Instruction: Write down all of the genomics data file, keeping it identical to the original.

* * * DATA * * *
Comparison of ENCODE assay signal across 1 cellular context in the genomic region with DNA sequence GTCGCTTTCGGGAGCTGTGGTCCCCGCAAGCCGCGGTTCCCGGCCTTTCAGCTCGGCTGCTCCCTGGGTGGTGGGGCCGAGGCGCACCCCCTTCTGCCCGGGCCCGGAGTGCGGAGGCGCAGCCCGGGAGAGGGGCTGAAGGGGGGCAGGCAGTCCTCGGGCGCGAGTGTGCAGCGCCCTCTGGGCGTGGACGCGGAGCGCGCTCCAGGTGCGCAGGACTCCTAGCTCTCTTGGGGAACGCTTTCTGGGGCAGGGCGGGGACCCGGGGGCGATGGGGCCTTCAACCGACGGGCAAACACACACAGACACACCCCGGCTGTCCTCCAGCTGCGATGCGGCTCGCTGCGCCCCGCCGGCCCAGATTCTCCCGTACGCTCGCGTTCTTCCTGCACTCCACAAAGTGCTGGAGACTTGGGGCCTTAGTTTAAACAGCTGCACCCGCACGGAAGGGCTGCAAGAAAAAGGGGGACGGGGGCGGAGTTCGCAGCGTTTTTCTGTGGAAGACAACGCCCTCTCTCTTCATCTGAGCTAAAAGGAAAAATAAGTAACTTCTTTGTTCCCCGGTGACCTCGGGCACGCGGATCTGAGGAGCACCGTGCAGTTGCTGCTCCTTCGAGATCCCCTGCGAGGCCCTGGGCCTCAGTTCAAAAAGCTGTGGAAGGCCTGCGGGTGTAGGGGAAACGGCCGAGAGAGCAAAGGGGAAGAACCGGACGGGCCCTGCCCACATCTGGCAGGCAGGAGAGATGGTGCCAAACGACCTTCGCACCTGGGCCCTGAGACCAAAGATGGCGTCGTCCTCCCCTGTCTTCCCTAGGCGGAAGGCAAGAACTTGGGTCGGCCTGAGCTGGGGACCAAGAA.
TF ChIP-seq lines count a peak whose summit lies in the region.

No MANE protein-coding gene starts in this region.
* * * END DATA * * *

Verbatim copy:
Comparison of ENCODE assay signal across 1 cellular context in the genomic region with DNA sequence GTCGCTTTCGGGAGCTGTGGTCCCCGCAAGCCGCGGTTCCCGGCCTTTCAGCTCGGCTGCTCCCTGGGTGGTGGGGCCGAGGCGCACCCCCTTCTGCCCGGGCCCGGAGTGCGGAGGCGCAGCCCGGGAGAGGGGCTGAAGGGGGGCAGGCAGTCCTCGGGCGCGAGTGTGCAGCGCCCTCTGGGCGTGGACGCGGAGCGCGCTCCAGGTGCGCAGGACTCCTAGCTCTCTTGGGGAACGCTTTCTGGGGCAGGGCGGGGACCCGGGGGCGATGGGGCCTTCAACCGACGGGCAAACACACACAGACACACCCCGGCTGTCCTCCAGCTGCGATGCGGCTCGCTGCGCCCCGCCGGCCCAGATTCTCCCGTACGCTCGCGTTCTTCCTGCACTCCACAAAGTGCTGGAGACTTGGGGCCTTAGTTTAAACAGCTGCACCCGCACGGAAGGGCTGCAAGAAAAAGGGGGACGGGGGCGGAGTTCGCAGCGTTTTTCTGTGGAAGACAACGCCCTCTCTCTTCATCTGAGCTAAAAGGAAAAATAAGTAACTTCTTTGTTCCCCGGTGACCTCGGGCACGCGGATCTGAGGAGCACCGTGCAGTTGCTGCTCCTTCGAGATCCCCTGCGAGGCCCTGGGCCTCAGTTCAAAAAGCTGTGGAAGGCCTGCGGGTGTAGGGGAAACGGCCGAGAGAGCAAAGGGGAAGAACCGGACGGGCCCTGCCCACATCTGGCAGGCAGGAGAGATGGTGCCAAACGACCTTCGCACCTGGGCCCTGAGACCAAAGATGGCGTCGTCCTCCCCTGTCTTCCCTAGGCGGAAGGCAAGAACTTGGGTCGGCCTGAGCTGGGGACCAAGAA.
TF ChIP-seq lines count a peak whose summit lies in the region.

No MANE protein-coding gene starts in this region.